The following appeared in the Sunday Express and is being archived here for posterity in casethe original linkever expires. Interestingly it mentions a budgetary decrease for the entity that organizes the Taste… could this be part of the reason for the relative lack of promotion this year (along with a change in Tourism Ministers)? Hmmm….
We Does Eat Nice by BC Pires
With the fourth Taste T&T Food Festival closing at the Hasely Crawford Stadium today, Jason Baptiste, marketing director atthe TDC (the Tourism Development Company)explains the way to the tourist’s wallet might be through his stomach.
Q: What is Taste T&T?
Taste T&T is a festival under the Ministry of Tourism, with the [TDCbeing] the executing arm. We have sought to create a festival of flavours, a celebration of food and entertainment. This year we’ve expanded the festival to three parts. Two weeks ago, we had the Pot Spoon Throwdown.
We want to brand and celebrate our local food so we had the bestbake-and-shark, the bestcorn soup, bestoildowncompetition. The winners of those will be featured this Saturday and Sunday at Taste T&T.
Immediately following that will be Restaurant Week, so a lot of the gourmet chefs will have special prix fixe meals, lunch or dinner we’ll advertise and approach. So, from a two-day, we’ve made it almost a two-week festival now.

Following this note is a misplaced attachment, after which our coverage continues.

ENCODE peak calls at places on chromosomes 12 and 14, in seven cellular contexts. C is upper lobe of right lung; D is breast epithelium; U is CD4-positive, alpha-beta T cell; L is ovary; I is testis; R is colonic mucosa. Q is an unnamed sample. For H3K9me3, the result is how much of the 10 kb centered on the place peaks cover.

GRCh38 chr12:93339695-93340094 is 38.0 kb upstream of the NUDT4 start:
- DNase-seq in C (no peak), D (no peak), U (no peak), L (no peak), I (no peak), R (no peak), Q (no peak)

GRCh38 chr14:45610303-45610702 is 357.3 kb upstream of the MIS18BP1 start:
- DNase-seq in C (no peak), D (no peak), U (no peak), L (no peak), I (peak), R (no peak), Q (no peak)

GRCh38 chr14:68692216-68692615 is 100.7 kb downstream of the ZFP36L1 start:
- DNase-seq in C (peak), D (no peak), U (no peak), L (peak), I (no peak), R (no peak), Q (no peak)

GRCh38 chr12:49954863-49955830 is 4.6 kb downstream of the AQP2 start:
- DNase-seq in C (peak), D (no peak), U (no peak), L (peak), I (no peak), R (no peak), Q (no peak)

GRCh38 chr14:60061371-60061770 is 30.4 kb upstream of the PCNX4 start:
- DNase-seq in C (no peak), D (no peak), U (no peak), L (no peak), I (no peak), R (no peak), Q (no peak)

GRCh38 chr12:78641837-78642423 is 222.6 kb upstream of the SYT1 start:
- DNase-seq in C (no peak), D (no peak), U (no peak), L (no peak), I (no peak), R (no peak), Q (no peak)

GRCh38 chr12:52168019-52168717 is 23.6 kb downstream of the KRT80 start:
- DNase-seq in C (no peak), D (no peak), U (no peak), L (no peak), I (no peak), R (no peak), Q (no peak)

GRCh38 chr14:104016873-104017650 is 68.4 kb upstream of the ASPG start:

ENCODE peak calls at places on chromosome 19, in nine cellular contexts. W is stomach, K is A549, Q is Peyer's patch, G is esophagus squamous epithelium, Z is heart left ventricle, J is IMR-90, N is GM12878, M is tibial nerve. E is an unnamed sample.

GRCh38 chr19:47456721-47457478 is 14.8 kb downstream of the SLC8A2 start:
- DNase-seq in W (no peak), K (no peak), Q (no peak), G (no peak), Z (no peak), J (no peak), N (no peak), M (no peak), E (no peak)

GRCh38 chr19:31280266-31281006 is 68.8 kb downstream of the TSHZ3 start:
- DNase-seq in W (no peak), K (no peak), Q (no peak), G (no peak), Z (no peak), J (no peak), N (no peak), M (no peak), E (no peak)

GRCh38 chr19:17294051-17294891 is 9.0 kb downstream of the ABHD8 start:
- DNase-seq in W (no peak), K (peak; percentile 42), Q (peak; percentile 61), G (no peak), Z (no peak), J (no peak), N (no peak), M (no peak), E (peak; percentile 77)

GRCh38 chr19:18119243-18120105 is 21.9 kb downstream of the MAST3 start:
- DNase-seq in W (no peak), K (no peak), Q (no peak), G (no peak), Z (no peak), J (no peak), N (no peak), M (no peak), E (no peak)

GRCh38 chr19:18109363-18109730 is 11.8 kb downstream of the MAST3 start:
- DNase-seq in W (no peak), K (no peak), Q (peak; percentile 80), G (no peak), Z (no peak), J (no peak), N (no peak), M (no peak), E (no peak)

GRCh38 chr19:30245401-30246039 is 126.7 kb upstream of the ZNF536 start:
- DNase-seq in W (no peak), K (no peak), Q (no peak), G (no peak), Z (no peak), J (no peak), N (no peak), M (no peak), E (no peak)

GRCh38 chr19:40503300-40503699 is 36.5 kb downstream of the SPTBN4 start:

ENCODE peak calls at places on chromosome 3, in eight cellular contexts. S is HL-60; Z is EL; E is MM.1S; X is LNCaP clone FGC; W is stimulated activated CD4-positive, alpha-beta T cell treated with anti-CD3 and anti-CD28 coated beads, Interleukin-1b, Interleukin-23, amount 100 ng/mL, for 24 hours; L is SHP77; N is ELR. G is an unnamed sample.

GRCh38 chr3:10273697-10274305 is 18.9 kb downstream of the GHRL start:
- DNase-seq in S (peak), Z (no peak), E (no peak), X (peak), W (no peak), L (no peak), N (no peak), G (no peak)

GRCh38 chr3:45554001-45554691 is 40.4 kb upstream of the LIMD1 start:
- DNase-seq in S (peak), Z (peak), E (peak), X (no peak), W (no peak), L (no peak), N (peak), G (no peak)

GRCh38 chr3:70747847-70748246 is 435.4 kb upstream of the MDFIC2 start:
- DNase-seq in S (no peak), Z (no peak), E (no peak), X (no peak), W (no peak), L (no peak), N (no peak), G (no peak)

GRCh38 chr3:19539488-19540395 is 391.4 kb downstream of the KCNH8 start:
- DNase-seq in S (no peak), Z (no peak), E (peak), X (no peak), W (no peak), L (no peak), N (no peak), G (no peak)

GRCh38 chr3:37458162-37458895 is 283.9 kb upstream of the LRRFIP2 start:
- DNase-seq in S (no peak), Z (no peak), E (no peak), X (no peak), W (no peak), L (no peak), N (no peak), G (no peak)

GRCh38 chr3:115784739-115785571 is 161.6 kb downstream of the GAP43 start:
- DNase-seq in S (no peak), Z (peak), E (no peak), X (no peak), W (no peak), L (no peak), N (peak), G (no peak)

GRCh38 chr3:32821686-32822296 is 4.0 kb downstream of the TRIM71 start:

Q: You expect people to come to Trinidad for it?
Absolutely! The interest in food is tremendous and we’re creating, not just food but a festival they’re coming for: a signature event that defines Trinidad and Tobago, able to draw visitors from the Caribbean, North America. We have some international media who will write and talk about the festival.
Q: Is there live entertainment?
Three stages, more than 150 different artistes. In addition to our celebration ofsoca and calypso, it’s Chinese and belly dancers, classical music, violin quartets, tassa drummers, music festival winners-an overall experience.
Q: We’re trying to get fat people to come to Trinidad?
That’s why we have the demonstration kitchen: to show how we make our food. Just as interesting are the chefs who are fusing local recipes in a kind of fine dining experience, creating a whole new explosion of flavour.
May, traditionally, is one of our low periods. We want our people from the diaspora, visiting friends and relatives to know Taste T&T is happening this weekend so, instead of coming in March or April, [they’ll] come in May. Q: Has Taste T&T made up its mind whether it’s a fine dining or street food festival or both?
[Eight-second pause]We think we can celebrate both. We can distinguish between them on different dates, so the Pot Spoon Throwdown before Taste T&T focuses on the local foods and the Restaurant Week following Taste T&T focuses on the gourmet. And, within Taste T&T itself, we have a bit of an equal footing. People are coming for different reasons. We have Miss Trim coming from Tobago for crab & dumpling, we havebake-and-shark. One of our objectives is to identify food that originates in Trinidad & Tobago as being part of Trinidad & Tobago. Jamaica has done very well with that: when you think of jerk chicken or patties, you think of Jamaican jerk chicken and patties.
We want to make sure that, when you think ofdoubles,“>corn soupor“>oildown, you think of Trinidad & Tobago doubles, corn soup and oildown. And those are just a few. We know we havecallalooandpelau. This is just to start the ball rolling.